Evaluation of the Serum Haemagglutination Inhibition Antibody Titre Required to Protect Against Drop in Chicken Egg Production by Velogenic Newcastle Disease Virus Infection.


This study investigated the serum  haemagglutination  inhibition (HI)  antibody titres required to protect against drop in chicken egg production in  velogenic  Newcastle  disease  virus (NDV) infection. Isa brown pullets were obtained at 12 weeks of age.

At 18 weeks, they were vaccinated against Newcastle disease (ND) using LaSota vaccine. Also at the peak of lay (27 weeks of age), they were revaccinated with ND LaSota vaccine. Two more booster  vaccinations were also given at one week intervals to achieve  hyperimmunity.

The  HI antibody titres of these birds were monitored weekly. At antibody geometrical mean titres (GMT) titres of 84.4, 42.2 and 21.1, twenty birds were randomly selected, taken to a distant location and challenged intramuscularly with a local velogenic strain of NDV, KUDU 113.

After the third challenge, the remaining layers came  down naturally with ND and  showed  drop in egg production. The groups of birds were designated batches A-D representing layers challenged at HI antibody GMT titres of 84.4, 42.2, 21.1 and natural infection respectively.

After each challenge, the layers were monitored for clinical signs especially drop in egg production. Gross and histopathological examinations were performed  on  two  layers  that were sacrificed on day 3 PC from every challenge and control groups.

Cloacal swabs were collected from three layers from every challenged group on days 3, 6 and 9  post challenge  (PC) for virus isolation, confirmation and quantification. Serum samples were collected from every challenge and control layers on days 0, 7, 14 and 21 PC for antibody assay using haemagglutination inhibition (HI) test.

Results showed reduced water and feed intake, slight cough and drop in egg production in batch D. No death was recorded. The three weeks percentage egg production was significantly lower (p < 0.05) in the  infected  batch  D  than their controls.

Batches A, B and C showed enlargement of the spleen in  their  challenged groups while batch D showed atrophy of the spleen and  oviduct with atretic  ovarian  follicles in the infected group. Histopathological results showed inflammation and oedema of the oviduct with infiltration of mononuclear cells.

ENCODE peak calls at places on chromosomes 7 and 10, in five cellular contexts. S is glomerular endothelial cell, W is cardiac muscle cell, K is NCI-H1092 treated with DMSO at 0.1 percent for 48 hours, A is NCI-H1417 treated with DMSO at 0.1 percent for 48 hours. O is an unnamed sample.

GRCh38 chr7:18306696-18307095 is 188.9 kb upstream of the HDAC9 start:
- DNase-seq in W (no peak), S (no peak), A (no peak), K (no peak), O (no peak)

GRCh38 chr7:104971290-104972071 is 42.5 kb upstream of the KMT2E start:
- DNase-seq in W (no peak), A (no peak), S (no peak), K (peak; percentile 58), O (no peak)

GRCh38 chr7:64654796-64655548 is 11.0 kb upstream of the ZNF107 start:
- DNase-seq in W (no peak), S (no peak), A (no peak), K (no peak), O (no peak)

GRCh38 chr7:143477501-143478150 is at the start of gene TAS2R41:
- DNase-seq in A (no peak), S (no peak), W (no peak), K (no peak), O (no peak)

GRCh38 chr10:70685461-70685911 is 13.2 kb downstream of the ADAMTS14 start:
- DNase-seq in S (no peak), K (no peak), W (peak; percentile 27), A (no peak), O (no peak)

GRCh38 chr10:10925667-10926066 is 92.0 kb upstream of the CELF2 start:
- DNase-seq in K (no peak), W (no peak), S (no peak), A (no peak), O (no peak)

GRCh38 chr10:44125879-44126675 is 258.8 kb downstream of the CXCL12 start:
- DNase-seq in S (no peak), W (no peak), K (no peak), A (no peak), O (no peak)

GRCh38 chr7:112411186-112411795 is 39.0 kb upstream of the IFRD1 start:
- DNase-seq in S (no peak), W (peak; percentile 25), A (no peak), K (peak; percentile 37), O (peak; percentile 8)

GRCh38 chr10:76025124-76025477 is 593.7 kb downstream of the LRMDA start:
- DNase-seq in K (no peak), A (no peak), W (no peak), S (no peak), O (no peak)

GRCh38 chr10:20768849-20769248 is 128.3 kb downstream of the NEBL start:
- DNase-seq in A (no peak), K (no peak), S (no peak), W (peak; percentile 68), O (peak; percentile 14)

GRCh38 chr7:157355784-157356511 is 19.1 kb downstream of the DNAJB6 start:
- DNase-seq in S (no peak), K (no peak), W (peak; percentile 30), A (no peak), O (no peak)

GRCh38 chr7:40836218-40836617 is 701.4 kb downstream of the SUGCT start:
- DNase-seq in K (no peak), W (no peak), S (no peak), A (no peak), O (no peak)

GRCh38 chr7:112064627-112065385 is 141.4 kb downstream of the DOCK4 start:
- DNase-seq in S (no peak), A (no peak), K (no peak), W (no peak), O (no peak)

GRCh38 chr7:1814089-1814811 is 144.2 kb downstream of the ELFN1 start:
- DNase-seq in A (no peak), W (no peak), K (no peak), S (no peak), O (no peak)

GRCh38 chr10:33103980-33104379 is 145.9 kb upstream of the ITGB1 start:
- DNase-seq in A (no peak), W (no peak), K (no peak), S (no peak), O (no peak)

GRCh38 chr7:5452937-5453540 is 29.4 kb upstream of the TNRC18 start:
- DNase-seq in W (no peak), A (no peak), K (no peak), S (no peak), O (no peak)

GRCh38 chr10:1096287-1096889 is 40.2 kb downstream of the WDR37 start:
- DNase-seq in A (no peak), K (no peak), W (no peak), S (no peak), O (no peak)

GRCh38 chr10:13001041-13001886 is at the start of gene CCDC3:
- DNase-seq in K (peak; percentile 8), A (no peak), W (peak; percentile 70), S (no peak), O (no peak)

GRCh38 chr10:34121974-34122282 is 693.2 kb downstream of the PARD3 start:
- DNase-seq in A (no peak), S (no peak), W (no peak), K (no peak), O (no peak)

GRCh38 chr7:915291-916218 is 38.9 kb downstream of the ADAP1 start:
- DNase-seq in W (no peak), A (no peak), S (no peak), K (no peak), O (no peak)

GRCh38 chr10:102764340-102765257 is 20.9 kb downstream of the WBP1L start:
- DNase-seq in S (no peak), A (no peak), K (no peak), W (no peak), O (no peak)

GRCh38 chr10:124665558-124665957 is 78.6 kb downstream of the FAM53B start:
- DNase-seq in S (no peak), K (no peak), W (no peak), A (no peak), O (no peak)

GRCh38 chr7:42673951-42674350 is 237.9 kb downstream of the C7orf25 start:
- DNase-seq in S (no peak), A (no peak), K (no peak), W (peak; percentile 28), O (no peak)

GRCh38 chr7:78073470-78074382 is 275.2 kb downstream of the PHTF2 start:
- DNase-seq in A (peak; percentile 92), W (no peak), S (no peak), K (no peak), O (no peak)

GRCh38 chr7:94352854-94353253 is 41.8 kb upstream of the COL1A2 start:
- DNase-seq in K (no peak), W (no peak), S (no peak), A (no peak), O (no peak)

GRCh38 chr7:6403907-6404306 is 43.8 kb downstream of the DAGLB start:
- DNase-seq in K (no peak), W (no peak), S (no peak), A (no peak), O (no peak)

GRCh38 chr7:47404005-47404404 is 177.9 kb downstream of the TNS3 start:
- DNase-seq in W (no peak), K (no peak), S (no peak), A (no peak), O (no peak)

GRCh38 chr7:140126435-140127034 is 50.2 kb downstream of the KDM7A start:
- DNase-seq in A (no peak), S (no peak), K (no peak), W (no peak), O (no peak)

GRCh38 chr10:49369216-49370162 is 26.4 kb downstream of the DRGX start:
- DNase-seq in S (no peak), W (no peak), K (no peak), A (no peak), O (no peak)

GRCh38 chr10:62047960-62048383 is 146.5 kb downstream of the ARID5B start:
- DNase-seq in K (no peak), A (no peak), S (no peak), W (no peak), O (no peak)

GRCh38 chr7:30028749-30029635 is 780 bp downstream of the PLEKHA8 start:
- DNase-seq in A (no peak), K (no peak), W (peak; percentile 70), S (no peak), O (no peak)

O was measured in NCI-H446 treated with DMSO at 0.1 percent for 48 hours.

Serology showed increased antibody titres two weeks after hyper-immunisation which started declining two weeks after. Increased antibody titres were also observed on days 7- 21 PC.

Virus was isolated from all the cloacal swabs collected on days 3, 6 and 9 PC from all the batches and was confirmed to be NDV using specific antiserum.

From the results, it could be concluded that  higher  antibody  titre  is required to protect layers from clinical disease of ND than that required to protect them from drop in egg production.

In laying chickens, antibody titre of 24 (16) was observed to be the protective titre against drop in egg production in velogenic NDV infection.


Title page i
Declaration ii
Certification iii
Dedication iv
Acknowledgements v
Abstract vi
Table of contents vii
List of Tables and figures viii


1.1 Background of the study 1
1.2 Statement of the problem 2
1.3 Specific objectives 3


2.1 Historical background 4
2.2 Incidence and Distribution 5
2.3 Host range 7
2.4 Age and breed susceptibility 8
2.5 Nature of the virus 9
2.6 Classification of the NDV 11
2.7 Classification of viral pathogenicity 12
2.8 Pathogenesis 14
2.8.1 Mode of transmission 14
2.8.2 Route of infection 15
2.9 Clinical signs 17
2.10 Pathology 23
2.10.1 Gross lesions 24
2.10.2 Histopathological changes 26
2.11 Diagnosis 28
2.11.1 Virus isolation in embryonated chicken eggs and typing 29
2.11.2 Virus isolations in cell cultures 31
2.11.3 Molecular methods of NDV diagnosis 32 Reverse transcription polymerase chain reaction (RT-PCR) 34 Real time PCR era of detection and typing of APMV-1 35
2.12 Differential diagnosis 36
2.13 Prevention and control 38